Endometriosis is a painful disease that affects millions of women worldwide.
Endometriosis can be incapacitating, and affects a woman’s entire life. Millions of women are suffering with this disease, putting their lives on hold, struggling with fertility, while also waiting years to determine a diagnosis. Treatment options vary, and women need to know their options so that they can manage the pain and get back to living their lives.Women with endometriosis suffer through severe pain, usually pelvic pain correlating with a woman’s menstrual cycle. The pain can also be found in the lower back region or bowels, during menstruation, ovulation, intercourse, or any time during her monthly cycle. The pain can be so strong that it is debilitating, and often forces a woman to put off her life while she struggles to maintain a level of comfort. In addition to dealing with the pain, 30 to 40 percent of women who have endometriosis also struggle with fertility issues and have difficulty conceiving.
Women In Government has created the Endometriosis Awareness and Education Toolkit in March of 2012 for state legislators to promote awareness and to facilitate effective policy action. The Toolkit provides information about endometriosis’s prevalence, symptoms, diagnosis, and treatment in order to deliver the most current knowledge available. It also includes sample legislation from several states, as well as outreach materials, and awareness activities for constituents.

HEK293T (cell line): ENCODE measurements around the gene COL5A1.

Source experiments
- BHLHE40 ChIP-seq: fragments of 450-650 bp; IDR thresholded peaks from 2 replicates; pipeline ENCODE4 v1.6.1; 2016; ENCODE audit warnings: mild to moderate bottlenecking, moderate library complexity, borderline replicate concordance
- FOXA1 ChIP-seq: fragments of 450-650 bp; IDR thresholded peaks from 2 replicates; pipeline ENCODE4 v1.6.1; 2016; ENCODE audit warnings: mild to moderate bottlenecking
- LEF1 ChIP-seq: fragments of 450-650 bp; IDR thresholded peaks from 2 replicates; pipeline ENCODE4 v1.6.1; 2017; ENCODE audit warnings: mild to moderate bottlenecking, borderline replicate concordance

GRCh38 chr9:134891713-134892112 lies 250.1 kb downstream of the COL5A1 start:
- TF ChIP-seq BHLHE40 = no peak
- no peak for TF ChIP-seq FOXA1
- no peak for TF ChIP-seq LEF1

The Endometriosis Education and Awareness Toolkit can be accessed via the links below:
Women In Government launched its Endometriosis Awareness and Education Toolkit on March 15, 2012 to provide state legislators with the knowledge and tools they need to enact effective policies to combat this painful, and often debilitating, disease. Please see the toolkit materials above to learn more about the disease.
An estimated 176 million women and girls’ worldwide (7.5 million women in the United States) are affected by endometriosis - the most common cause of pelvic pain and infertility in women. Despite this fact, the average diagnostic delay is seven years, and recent studies suggest annual costs in excess of $70 billion in the U.S. alone. Women In Government’s Second Annual Healthcare Summit featured two speakers to discuss the impact of endometriosis on Women’s Health.
Lone Hummelshøj, a well-known an advocate in the field of endometriosis, in particular for her work in getting the disease recognized in the European Parliament and European Commission spoke about the disease and her work. She was instrumental in the implementation of the first ever national legislation which provides referral guidelines to specialist centers for the treatment of endometriosis in Denmark. Seven years ago she created the website endometriosis.org, which is now the largest global online resource for news and information in the field of endometriosis. To learn more about her work and endometriosis, please access her additional materials here.
The second speaker, Heather Guidone, the Director of Education at the Endometriosis Foundation of America (EFA), spoke about her experience as a Stage IV endometriosis and infertility survivor herself, and how her personal passion drives her efforts to improve the lives of those affected. At the EFA she is responsible for oversight of the EFA's education, scientific, and research endeavors. She also holds the senior voting seat on the Executive Board of Directors of the Endometriosis Research Center (ERC) and is currently serving a two-year elected term on the Executive Board of the American Society for Reproductive Medicine’s (ASRM) Women’s Council.